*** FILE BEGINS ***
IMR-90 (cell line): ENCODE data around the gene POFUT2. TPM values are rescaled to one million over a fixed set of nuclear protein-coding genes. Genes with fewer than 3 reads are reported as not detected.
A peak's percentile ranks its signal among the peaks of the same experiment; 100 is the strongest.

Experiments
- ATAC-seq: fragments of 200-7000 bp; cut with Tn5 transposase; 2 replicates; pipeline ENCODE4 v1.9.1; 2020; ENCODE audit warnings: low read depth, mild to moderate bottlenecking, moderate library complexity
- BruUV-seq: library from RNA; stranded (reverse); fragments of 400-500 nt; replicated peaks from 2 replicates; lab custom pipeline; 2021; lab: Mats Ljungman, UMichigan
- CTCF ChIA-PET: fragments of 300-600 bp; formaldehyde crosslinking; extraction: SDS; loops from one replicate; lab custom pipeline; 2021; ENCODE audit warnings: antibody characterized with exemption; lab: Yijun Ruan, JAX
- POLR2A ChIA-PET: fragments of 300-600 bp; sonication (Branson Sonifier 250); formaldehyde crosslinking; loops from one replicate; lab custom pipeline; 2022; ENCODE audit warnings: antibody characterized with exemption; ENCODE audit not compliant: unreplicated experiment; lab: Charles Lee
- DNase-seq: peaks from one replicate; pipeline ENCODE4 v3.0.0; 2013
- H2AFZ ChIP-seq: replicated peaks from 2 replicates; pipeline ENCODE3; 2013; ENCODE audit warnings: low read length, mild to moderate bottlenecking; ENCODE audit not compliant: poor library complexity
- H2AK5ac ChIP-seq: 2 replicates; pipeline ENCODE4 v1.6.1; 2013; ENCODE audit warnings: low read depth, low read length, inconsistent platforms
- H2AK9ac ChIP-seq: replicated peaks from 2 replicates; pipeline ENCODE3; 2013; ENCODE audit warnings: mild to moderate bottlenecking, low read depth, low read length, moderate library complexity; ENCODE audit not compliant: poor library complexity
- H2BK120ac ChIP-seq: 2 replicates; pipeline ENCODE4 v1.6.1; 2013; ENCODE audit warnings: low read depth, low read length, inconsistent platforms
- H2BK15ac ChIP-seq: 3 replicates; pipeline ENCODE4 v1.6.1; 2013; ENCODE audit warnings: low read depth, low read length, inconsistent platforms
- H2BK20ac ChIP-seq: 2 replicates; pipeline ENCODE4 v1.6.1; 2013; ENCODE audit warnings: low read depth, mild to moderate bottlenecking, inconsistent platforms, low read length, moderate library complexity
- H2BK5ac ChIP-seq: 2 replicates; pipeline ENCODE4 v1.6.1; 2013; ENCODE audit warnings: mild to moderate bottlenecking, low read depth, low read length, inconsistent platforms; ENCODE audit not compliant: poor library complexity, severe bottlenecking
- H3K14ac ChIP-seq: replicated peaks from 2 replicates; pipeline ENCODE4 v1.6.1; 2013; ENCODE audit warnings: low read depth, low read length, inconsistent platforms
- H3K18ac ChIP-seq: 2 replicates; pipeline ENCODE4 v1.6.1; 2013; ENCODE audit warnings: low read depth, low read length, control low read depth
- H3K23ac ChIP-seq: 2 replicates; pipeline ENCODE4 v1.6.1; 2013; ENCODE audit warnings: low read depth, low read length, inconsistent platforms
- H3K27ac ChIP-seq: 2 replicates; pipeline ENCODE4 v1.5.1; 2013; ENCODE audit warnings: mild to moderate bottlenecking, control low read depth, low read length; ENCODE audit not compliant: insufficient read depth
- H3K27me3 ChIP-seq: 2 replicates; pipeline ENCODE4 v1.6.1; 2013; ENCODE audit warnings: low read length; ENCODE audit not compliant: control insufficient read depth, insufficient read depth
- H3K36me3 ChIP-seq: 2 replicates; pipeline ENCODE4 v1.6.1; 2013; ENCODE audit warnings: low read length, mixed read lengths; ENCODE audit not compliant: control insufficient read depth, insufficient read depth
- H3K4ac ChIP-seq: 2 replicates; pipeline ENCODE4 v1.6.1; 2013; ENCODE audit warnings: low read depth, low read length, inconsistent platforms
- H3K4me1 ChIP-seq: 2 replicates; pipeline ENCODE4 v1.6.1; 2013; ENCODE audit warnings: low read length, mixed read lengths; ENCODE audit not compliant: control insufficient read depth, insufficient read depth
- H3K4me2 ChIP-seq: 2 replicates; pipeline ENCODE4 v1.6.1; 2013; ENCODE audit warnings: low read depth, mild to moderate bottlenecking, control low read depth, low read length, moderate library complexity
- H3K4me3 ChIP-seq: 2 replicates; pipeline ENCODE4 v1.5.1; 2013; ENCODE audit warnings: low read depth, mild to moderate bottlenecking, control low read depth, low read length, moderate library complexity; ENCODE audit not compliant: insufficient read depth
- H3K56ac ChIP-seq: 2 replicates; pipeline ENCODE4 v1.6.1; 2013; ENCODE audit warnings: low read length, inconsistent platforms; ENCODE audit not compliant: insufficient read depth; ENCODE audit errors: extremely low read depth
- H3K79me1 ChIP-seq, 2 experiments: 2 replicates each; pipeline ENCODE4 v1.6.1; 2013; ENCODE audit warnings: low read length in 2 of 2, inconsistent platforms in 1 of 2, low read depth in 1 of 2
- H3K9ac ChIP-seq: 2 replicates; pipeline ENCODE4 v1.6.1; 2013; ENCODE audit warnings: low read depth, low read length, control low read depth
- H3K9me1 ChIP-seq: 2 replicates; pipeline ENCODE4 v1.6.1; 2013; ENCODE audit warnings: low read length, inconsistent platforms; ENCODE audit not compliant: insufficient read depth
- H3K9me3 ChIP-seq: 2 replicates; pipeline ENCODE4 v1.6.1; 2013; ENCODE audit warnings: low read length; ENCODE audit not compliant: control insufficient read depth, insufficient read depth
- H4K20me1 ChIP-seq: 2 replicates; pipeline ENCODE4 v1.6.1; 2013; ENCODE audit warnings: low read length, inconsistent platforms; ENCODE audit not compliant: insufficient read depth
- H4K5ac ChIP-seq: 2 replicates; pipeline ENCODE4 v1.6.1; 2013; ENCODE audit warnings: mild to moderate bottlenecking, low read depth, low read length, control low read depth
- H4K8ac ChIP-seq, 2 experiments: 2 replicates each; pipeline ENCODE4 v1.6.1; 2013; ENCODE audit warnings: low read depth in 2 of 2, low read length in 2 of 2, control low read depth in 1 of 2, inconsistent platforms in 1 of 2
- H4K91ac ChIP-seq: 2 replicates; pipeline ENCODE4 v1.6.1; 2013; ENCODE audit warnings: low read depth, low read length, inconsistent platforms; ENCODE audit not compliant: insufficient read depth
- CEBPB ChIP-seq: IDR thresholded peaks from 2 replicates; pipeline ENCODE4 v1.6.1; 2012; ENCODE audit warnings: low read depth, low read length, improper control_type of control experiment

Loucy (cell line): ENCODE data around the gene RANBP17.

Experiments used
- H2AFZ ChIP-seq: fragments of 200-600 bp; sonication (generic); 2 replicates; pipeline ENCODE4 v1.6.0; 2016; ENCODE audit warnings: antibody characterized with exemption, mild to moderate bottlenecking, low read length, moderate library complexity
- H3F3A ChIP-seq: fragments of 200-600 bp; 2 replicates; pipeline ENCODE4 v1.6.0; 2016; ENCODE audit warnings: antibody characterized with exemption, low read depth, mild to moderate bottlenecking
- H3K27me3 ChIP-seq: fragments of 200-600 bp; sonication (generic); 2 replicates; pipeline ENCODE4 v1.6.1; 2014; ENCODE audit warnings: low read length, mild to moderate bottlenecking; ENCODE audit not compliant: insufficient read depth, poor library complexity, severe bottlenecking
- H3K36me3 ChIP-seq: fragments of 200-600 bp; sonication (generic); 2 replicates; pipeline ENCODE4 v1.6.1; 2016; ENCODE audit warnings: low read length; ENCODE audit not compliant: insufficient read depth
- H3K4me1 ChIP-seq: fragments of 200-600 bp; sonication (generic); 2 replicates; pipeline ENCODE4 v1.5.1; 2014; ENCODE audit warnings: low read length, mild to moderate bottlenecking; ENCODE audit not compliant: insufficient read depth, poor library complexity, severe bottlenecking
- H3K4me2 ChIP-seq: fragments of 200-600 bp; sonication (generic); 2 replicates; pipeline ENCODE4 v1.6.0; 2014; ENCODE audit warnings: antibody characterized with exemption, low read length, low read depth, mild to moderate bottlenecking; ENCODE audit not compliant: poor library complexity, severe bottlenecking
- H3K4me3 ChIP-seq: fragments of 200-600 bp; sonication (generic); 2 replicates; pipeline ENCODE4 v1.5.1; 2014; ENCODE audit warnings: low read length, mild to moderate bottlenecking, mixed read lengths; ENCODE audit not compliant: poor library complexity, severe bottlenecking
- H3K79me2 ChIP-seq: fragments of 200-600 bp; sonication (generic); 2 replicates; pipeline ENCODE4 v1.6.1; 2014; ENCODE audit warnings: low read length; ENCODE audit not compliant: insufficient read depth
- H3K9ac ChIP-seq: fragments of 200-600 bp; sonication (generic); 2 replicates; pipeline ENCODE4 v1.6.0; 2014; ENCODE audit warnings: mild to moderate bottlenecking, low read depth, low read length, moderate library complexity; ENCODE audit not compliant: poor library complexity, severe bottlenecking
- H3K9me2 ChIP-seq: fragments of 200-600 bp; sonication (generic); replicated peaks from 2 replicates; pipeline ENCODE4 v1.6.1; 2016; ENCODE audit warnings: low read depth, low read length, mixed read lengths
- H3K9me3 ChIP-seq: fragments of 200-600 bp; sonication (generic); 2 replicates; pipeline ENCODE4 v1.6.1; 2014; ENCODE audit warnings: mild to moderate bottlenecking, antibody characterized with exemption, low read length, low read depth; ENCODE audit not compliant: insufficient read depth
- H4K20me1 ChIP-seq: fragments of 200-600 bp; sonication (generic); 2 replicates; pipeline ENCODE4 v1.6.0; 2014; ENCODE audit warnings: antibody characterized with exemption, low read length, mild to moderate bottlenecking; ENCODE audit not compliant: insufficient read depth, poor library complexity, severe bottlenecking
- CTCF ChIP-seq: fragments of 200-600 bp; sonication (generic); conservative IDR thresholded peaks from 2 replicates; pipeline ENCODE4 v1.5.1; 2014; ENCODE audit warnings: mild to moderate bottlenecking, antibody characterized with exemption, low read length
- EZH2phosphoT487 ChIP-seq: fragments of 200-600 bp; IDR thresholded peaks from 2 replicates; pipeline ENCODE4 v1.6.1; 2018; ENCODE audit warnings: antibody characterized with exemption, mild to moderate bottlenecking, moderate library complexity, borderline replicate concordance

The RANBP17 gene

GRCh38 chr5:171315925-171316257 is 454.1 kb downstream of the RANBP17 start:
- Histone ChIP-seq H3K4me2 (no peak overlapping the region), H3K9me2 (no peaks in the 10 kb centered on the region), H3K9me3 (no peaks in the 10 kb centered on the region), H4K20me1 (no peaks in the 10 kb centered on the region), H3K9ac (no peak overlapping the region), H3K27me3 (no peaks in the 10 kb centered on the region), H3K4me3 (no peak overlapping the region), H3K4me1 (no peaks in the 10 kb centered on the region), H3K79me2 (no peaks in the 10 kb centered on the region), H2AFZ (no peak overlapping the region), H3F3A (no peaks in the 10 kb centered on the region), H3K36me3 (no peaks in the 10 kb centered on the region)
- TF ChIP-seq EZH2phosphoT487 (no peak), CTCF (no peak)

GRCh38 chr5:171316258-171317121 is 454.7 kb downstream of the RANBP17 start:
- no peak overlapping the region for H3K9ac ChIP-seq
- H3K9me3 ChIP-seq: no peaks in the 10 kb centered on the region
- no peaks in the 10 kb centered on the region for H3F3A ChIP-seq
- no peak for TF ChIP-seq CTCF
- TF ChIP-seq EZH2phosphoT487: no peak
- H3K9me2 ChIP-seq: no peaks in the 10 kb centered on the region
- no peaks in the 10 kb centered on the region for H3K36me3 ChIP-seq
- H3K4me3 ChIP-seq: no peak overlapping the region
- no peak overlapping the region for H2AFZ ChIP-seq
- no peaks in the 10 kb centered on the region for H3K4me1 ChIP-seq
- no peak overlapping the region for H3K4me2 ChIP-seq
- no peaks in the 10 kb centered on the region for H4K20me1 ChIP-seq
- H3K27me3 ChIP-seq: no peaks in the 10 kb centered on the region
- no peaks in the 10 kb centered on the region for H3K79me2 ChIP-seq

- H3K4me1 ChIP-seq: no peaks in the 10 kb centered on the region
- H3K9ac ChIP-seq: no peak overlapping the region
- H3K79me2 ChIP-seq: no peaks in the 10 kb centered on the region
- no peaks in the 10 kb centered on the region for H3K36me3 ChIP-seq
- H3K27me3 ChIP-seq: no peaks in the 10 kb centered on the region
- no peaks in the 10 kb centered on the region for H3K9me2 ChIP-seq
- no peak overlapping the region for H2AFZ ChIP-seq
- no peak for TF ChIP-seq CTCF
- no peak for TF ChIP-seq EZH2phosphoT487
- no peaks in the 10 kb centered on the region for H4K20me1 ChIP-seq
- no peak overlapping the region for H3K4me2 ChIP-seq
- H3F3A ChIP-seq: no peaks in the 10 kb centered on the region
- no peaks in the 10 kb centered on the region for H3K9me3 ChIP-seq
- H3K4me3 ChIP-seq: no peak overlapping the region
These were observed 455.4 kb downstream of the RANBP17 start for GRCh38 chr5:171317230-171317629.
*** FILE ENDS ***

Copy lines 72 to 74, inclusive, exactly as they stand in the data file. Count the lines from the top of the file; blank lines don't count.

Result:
- H3K9ac ChIP-seq: no peak overlapping the region
- H3K79me2 ChIP-seq: no peaks in the 10 kb centered on the region
- no peaks in the 10 kb centered on the region for H3K36me3 ChIP-seq